Trade Shows these days are a funny thing, as mentioned in my previous article, costs are up and attendance is down. There still are those heavy hitting decision makers walking the floors however, making choices on whether to attend, how much to spend, how to niche your services, etc., etc, harder to figure out. I just read this past week that McCormick Place in Chicago just lost 2 of it’s largest shows for 2010. The trade show business is definitely a fluid one at best, but I think that there are some ways in which you can leverage the chaos in your favor, especially if you are a small or medium sized business that may not have to rely entirely on tier one, national trade shows to increase your business.
The fact of the matter is that national venues like McCormick Place, The Javitz Center, The Moscone Center are losing their luster in favor of venues like Orlando and even smaller places like The World Trade Center Boston, and resort settings. No, these smaller halls can’t handle big shows, but they do a very good job hosting targeted, niche trade shows and conferences. The question every business considering a trade show must answer is, “Is there enough business to be had in these “boutique” type events?”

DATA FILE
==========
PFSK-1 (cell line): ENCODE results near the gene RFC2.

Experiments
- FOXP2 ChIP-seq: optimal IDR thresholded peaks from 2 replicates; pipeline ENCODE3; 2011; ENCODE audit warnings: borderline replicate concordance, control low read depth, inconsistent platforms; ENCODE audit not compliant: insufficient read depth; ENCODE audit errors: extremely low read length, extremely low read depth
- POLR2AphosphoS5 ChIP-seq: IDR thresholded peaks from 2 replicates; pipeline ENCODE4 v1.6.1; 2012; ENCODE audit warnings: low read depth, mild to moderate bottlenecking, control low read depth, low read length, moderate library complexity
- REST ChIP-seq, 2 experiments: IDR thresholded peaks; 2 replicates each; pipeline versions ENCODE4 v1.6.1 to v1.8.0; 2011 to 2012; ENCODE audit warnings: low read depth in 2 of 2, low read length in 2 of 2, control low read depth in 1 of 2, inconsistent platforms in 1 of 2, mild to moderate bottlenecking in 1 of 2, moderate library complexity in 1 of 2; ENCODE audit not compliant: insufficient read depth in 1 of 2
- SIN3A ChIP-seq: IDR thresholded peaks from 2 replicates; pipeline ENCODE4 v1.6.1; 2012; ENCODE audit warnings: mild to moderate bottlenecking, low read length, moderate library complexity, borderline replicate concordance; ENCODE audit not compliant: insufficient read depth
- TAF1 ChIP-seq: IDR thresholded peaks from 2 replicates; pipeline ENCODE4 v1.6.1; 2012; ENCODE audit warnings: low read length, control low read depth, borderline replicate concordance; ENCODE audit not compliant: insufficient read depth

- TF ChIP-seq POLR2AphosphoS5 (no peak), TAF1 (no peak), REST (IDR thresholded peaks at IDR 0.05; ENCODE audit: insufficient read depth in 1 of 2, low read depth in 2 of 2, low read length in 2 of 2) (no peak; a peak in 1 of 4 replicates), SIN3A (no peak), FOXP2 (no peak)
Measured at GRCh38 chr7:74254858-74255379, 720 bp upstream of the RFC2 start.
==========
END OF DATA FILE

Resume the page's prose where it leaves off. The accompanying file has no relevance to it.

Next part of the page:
A real world example of making these decisions is Bokland’s own experience in trade shows. Twice we have attended the national “Global Shop” trade show, focussing on the point of purchase market on a national level. There were great national prospects walking the show, but there were also literally thousands hundreds of companies competing for their attention. In the end, we walked away with the warm and fuzzy feeling that we had done a national show and looked pretty good doing it, only to find that the ROI never quite came around.
Bokland, At Global Shop 2005, a $30,000 investment in a Trade Show
By contrast, last year Bokland attended the National Brewers Conference in Boston at the World Trade Center. This particular show was two days, cost 1/10 of the amount it cost to do the national show and focussed very specifically on a small niche market. We were able to make a smaller space work for us, we could identify our prospects easily, and weren’t competing with the proverbial 800 lb. gorillas of our industry. We walked away with more business from this specialty trade show than we did displaying twice at the national level. We also advanced our presence as a leader in our particular field within this industry and continue to do so by leveraging this strategy.
Bokland at The National Brewers Conference, a $3000 Trade Show Investment
At the end of the day, we all have to ask ourselves where we fit within our industries. Some, unquestionably, have to work on a national level, but the vast majority of small and medium sized service companies do have a choice in regard to what trade shows they attend, and should without question make this a part of their decision making process!